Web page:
Former Justice minister and Attorney General Jody Wilson-Raybould found herself at the centre of a political hurricane Thursday in Ottawa.
According to a report in the Globe and Mail, the Prime Minister’s Office (PMO) pressured her last October to intervene in a criminal case involving construction giant SNC Lavalin.
The report, based on sources, said Wilson-Raybould refused.
She was eventually shuffled from justice to Veterans Affairs in January.
The story consumed the House of Commons from the start of the day.
Thursday marked the second reading of Bill C-91, the Indigenous Languages Act.
But Conservative Indigenous Affairs critic Cathy McLeod had something else on her mind.
“Everyone was so proud when the attorney general, the Justice minister of Canada, was an Indigenous woman,” McLeod said during the debate. “And we congratulated her on her amazing success.
“We are now learning that this government threw her under the bus.”
The Liberals used deflection to try and change the subject.
“I would’ve thought that all members of the House would have more respect for our veterans than to consider transfer to the ministry of Veteran Affairs as being thrown under the bus,” replied Liberal Doug Eyolson.
But McLeod wouldn’t let go.
“But when you have someone, and clearly now we know why, and clearly the reason is because as she indicated she was speaking truth to power. The Prime Minister’s Office cared more about their friends than they did about listening to someone with integrity and compassion,” she said.
SNC Lavalin has been facing legal trouble over allegations it paid millions of dollars in bribes to get government business in Libya, which would be a crime under Canadian law.
As Justice minister, Wilson-Raybould could have gotten involved in the case against the company by directing federal prosecutors to negotiate a “remediation agreement,” a way of undoing damage without admitting the company itself was at fault for things particular employees did.
The Globe reports that SNC-Lavalin repeatedly lobbied Trudeau’s aides for a deal and Trudeau’s office leaned on Wilson-Raybould to make it happen.
No such agreement was ever reached and Wilson-Raybould was moved to be minister of Veterans Affairs in a January cabinet shuffle.
At a news conference in Vaughan, Ont. Thursday morning, Trudeau denied his office directed Wilson-Raybould.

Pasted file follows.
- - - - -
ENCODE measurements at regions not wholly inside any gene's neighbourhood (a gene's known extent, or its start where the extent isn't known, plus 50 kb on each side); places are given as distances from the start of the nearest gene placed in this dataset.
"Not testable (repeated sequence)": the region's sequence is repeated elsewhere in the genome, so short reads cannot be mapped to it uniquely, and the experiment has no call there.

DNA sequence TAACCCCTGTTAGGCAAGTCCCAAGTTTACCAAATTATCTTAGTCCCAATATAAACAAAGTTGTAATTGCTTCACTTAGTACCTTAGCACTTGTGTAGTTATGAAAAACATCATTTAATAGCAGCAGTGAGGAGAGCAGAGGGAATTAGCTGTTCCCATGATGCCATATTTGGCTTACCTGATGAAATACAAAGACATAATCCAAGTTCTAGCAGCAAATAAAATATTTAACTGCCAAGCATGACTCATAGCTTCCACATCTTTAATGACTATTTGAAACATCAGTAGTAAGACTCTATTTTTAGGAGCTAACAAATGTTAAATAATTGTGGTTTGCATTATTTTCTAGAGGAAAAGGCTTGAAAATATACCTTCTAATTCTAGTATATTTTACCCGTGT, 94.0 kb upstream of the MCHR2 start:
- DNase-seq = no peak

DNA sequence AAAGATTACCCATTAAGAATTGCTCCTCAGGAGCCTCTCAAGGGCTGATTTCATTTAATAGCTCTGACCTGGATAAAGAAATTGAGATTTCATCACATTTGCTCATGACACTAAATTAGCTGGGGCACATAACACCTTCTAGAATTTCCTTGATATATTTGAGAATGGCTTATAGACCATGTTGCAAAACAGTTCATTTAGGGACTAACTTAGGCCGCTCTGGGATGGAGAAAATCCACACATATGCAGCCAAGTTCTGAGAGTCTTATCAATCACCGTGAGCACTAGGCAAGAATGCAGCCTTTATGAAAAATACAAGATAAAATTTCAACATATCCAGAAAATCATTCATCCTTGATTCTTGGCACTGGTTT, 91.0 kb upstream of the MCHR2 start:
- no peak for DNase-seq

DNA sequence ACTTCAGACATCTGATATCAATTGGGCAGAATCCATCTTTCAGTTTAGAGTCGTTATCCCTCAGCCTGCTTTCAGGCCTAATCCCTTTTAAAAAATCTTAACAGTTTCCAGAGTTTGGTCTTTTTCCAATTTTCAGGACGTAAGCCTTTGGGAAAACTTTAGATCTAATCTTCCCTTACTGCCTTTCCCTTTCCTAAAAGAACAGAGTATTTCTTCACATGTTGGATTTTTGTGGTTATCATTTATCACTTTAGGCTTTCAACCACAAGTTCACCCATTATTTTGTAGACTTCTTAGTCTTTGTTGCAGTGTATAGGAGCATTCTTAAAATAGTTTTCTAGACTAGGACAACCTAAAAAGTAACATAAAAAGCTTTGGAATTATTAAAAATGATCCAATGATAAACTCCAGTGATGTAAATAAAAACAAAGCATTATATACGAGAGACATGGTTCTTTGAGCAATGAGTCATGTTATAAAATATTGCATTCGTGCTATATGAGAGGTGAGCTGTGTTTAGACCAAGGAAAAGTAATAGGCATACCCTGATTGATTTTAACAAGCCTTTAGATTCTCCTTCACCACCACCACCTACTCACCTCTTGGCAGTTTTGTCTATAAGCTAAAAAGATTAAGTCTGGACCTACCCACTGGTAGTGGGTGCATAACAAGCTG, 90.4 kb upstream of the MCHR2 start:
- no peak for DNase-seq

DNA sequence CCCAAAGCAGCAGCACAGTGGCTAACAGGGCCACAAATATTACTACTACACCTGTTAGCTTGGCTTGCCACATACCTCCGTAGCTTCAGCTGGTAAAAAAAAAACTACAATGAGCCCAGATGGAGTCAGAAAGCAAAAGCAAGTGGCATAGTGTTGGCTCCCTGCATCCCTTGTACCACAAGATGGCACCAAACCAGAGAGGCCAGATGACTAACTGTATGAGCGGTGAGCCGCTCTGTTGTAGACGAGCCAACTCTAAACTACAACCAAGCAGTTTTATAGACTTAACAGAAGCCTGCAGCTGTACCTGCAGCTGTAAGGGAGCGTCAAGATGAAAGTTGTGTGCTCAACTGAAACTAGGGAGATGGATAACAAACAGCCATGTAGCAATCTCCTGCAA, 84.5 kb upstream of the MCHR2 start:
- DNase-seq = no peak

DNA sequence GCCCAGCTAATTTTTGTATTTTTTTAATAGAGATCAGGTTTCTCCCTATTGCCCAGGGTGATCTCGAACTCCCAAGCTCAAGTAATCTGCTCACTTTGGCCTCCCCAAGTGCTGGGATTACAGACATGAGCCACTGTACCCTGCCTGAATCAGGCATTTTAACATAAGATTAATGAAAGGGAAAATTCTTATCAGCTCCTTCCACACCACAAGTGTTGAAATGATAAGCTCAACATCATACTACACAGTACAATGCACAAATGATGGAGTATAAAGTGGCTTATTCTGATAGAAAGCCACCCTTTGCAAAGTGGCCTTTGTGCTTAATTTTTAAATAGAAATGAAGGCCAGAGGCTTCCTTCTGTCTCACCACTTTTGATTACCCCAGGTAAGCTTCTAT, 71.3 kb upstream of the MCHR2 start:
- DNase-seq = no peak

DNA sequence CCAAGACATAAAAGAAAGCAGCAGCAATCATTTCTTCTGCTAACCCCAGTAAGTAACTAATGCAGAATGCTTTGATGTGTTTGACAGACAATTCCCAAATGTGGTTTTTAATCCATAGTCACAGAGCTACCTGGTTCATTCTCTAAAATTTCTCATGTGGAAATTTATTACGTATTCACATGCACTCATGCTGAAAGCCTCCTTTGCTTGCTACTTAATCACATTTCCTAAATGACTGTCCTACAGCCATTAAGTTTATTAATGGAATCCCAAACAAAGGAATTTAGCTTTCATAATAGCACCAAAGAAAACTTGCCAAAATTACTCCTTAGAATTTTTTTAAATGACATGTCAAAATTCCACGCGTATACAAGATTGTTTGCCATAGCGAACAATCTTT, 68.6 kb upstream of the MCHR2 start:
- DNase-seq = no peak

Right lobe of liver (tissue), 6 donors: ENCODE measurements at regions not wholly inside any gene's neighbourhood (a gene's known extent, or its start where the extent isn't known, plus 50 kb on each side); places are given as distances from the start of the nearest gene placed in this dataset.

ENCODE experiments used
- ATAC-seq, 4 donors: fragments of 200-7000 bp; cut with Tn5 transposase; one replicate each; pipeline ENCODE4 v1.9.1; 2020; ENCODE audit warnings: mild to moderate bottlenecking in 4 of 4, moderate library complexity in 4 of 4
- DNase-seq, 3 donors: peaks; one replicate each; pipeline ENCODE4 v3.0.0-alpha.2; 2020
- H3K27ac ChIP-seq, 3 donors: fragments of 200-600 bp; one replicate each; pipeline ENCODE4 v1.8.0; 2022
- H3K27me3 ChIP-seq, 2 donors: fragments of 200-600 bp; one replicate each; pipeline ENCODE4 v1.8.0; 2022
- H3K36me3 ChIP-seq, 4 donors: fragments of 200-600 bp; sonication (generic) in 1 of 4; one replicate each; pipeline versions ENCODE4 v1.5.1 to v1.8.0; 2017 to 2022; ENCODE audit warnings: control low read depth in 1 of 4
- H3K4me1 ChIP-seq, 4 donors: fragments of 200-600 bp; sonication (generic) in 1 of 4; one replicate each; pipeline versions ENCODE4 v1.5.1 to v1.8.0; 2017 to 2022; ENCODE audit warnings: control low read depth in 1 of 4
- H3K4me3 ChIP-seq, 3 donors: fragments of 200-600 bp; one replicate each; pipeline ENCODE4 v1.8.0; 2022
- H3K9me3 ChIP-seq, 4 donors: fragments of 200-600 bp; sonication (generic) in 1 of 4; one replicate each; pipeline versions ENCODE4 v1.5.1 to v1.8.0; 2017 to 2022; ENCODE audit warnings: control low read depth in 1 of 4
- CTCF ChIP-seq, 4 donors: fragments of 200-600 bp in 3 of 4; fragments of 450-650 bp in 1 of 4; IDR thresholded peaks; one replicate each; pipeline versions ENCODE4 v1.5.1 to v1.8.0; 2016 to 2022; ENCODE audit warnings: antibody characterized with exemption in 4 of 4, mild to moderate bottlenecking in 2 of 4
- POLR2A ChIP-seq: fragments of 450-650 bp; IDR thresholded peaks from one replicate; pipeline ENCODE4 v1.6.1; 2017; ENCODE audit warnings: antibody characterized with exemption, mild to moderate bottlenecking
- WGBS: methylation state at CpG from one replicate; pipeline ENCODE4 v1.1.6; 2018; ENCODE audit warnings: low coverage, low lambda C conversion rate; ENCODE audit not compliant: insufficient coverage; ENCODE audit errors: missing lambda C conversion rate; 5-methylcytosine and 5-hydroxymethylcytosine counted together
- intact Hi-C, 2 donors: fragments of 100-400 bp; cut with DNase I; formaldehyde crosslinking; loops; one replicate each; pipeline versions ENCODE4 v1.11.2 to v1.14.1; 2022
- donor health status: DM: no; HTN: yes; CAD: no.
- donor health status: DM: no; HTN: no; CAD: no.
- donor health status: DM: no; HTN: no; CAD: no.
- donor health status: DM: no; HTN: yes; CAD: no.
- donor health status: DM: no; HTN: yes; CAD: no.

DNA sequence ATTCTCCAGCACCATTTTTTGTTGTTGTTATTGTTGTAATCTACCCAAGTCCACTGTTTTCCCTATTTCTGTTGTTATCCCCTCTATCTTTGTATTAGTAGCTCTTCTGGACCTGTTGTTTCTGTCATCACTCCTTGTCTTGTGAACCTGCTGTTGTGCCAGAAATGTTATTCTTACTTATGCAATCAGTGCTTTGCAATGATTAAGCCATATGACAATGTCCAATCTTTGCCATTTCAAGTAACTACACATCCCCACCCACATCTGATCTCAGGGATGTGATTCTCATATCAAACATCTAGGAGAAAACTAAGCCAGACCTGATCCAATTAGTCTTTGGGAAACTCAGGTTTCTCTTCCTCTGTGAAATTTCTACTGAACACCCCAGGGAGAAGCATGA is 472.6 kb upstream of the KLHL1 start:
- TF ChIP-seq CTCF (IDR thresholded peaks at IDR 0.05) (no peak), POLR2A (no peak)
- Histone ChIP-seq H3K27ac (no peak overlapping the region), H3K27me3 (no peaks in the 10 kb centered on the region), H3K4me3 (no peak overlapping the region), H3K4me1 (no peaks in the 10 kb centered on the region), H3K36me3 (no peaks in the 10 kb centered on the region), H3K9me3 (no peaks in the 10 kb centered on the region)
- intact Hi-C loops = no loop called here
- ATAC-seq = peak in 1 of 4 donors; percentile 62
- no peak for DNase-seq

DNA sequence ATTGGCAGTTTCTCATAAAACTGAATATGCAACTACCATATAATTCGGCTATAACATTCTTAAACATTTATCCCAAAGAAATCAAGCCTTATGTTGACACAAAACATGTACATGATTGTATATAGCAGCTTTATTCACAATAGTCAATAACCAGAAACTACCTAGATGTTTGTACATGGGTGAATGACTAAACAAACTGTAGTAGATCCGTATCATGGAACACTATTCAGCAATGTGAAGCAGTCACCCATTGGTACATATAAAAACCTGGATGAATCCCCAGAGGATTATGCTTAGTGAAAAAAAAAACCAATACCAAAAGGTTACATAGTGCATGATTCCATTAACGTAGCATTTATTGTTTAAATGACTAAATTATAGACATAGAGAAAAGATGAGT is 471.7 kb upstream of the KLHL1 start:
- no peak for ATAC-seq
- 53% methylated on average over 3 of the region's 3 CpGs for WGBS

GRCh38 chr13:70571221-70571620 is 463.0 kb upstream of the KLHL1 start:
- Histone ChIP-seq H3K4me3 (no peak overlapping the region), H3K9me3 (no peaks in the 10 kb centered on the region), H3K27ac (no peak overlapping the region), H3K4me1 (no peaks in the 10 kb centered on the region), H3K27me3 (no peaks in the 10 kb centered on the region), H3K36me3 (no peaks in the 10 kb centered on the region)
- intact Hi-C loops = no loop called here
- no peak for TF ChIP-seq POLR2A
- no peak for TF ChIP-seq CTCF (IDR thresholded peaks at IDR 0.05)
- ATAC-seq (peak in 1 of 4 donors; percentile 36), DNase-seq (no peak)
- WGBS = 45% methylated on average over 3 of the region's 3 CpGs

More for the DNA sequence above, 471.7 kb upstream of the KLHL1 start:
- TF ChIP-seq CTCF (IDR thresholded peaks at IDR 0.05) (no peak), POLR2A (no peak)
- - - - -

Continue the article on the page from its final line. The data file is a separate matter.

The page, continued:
“The allegations in the Globe story this morning are false,” Trudeau said. “Neither the current nor the previous attorney general was ever directed by me or by anyone in my office to take a decision in this matter.”
Conservative opposition Leader Andrew Scheer believes otherwise.
“Jody Wilson Raybould lost her job for refusing to bow to pressure from the Prime Minister’s Office,” Scheer said during Question Period. “Well, that’s what I’m saying, it’s up to the Prime Minister to come clean on this.”
The issue dominated Question Period with both the NDP and Conservatives asking questions.
“SNC Lavalin was rewarded Mr. Speaker when they faced corruption and fraud charges the Liberals leaned on their own Justice minister not to go to trial but to get a plea deal,” said NDP MP Nathan Cullen.
“Do Liberals seriously expect Canadians that all these illegal and troubling events implicating the Prime Minister’s Office itself and their former Justice Minister are all somehow just a coincidence.”
Conservatiive MP Michael Cooper followed.
“Did the Prime Minister fire the attorney general because she refused to do his dirty work? Yes or no!”
Trudeau wasn’t in the house on Thursday.
Instead, current Attorney General and Justice Minister David Lametti answered all questions related to Wilson-Raybould.
“Mr. Speaker the Prime Minister has said no such direction was given to my predecessor and no such direction has been given to me,” he repeated several times.
Opposition MPs started directing questions towards Wilson-Raybould in the hopes she would answer the question everyone was asking.
She did not.
In the Globe and Mail article, Wilson-Raybould also refused to comment on the allegations.